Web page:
10 Easy Resolutions We Can All Do in 2016

  1. Read more of everything.
    • Books are great, read those. But there are also newspapers and online news sites, short fiction, poetry, magazines, graffiti in bathroom stalls, motivational sayings at the bottoms of posters featuring kittens dangling precariously. Anything you enjoy reading, you should read more of. Anything that seems informative, you should read more of. Then, you should seek out the opposite information and read that, too, so you can decide for yourself which side you think is correct. Probably, the truth is somewhere in the middle. It tends to be. But the more you read, the better informed you are, and the better chance that you’ll be able to sort these things out for yourself.
  2. Go for more walks.
    • Move purposely, out in the world, alone with your own thoughts. Look around the scenery. Stand up straight as you walk. Don’t hurry. Don’t dawdle.
  3. Sleep whenever you can.
    • If you’re not being productive, if you’re tired, if you feel frustrated by your aging body’s desire to do less than your brain deems necessary at any given moment – go to bed. Rest. Nap. Sleep for many glorious hours. Whatever your body needs, do it. You’ll feel better, snap less, get more done, and generally be healthier.
  4. Replace every instance of “ferret” with: “they’re weasels, man, not pets; they’re fucking weasels“.
  5. Cook more often.
    • I don’t mean heating food according to the package directions. Make something from scratch. Taste all of the ingredients. Roll them around on your tongue. Know the individual flavors of everything going into your food. Use ingredients you adore. Love your food.
  6. Every once in a while, refrain from saying something. You don’t always need to. You can listen, instead.
  7. Pick one thing you are unhappy about, and fix it.
    • It doesn’t have to be a big thing, but it can be. That’s up to you. Just find one thing that’s making your life worse, a thing or a person or a way of being that you’re trying to ignore, and find a solution. Get rid of it. Have it repaired. Break up with it. Move away from it. Rearrange it. Ship it off to where it actually belongs. Whatever you need to do, stop putting it off, and get it done.
  8. Laugh every chance you get.
  9. Give something away. Preferably to someone who needs it, or someone that you would love to have the thing, or – if that fails – to a charity which could use the thing. You really don’t need all of those things.
  10. Take a day off. Listen to some music. Take a walk. Kiss someone you fancy. Eat a nice lunch. Maybe have a nap. Whatever you want, as long as you don’t do anything important at all.

Reflection, 2015

Looking back over 2015, and really, over the last several years, it’s immediately obvious that I have had a lot of struggles. My life now is vastly different from where it was 10 years ago. I’ve left California – where I was born and raised and never intended to leave – to drive across the county, trying out Philadelphia and New Jersey before ending up in a little city in Central New York. I adore it here, and now I can’t imagine being anywhere else.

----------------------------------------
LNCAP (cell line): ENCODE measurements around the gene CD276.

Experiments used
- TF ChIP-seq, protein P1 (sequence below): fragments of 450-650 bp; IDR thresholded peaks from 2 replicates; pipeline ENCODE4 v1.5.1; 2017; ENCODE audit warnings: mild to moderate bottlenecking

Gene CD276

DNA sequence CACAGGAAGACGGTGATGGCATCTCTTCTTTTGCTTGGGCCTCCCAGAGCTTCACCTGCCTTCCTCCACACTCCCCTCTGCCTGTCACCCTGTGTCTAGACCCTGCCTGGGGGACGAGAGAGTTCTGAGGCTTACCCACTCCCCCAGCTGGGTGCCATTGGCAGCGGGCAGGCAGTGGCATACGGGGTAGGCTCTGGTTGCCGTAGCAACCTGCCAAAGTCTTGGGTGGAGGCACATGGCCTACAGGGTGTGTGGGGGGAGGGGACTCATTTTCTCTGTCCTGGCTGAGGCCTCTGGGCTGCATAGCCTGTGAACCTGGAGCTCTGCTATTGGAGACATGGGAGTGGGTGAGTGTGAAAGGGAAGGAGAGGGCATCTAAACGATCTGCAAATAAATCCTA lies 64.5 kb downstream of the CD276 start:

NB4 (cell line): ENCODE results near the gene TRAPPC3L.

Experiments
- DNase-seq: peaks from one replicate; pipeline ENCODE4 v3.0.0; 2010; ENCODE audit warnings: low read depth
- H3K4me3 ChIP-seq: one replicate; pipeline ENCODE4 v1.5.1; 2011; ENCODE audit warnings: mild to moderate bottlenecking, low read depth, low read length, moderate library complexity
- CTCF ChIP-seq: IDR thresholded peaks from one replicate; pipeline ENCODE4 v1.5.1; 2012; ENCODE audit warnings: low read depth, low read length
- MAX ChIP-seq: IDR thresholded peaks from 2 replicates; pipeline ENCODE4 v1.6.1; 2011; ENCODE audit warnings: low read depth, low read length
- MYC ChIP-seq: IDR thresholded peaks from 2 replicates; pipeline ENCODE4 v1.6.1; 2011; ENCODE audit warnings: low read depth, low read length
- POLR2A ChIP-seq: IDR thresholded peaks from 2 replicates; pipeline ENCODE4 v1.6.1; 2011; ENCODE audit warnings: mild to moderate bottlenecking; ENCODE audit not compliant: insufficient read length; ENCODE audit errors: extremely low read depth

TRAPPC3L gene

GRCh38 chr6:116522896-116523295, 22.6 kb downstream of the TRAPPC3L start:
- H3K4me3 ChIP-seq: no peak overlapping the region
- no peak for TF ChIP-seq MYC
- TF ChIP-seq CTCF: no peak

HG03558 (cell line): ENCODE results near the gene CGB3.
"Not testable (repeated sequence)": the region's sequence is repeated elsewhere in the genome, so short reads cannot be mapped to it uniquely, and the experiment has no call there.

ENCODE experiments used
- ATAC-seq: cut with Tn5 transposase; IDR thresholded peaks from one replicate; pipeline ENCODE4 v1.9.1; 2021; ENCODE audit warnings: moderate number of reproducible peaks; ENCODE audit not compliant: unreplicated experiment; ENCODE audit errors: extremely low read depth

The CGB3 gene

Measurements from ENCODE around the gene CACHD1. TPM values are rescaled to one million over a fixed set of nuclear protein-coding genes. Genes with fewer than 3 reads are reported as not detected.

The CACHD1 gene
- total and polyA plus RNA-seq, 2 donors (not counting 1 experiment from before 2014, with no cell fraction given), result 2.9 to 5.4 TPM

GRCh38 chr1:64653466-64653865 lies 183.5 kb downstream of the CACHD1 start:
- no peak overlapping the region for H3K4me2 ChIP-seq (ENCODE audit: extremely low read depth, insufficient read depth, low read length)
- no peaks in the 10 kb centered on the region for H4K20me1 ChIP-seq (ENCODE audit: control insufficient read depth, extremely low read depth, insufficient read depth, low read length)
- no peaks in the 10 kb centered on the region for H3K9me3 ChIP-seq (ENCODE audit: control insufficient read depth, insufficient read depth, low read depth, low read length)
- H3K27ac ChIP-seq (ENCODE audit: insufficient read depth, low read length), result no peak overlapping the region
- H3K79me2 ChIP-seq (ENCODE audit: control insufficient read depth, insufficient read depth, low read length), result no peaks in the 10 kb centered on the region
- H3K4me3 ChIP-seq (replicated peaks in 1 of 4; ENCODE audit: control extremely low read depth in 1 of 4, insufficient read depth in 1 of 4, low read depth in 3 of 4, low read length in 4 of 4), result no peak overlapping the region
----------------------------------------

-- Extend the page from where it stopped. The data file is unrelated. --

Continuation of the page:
I went from starting community college at 31, with a new baby, to the last semester of my BA in a History of Art degree at an Ivy League university – only to run out of loans, leave school, struggle to find work, and end up back in community college pursuing a (much more marketable) degree in business. I started freelancing as an editor, and found, one by one, all the ways that freelancing can be a disaster, all the ways I can screw up.

I screwed up as a writer, too, missing opportunities and losing the time and focus I am desperate to put into my writing, spent on dealing with everything else.

I’ve been unemployed – I am, at the moment, uncertain how I’m going to pay the rent next week. I’ve been scared about whether I can provide for my son so much more than I ever thought possible.

My son was diagnosed with a severe speech disorder and autism and ADHD, and we were given a laundry list of all the things he’d never be able to do wit his life. I have spent most of his life being worried and frustrated, struggling to communicate with him, to teach him, to be his advocate; I’ve spent countless hours fighting the state, the school systems, doctors, teachers – anyone who wanted to give up on my son – and educating myself in the process. I’ve done it mostly alone, without any family or good friends close by.

I know I’ve made mistakes, made bad choices, broke down, and been lost. But my child has grown up, found his voice, and exceeds even my expectations, every day. He’s well on his way to becoming a man who can graduate school, go to college, live on his own, and make a life for himself. Not now, not for years and maybe not in the way you’d usually think, but someday.

I was married, and now I’m not. The idea of caring for a child with a disability was the last straw for a man who already didn’t want to make a better life for us, only for himself. We were left without a father for my son, without a partner for me, without child support. We haven’t seen or heard from him in years, and I don’t expect he’ll ever see us again. It was his choice, but in choosing him (and every other bad relationship in my life), it was my failure too.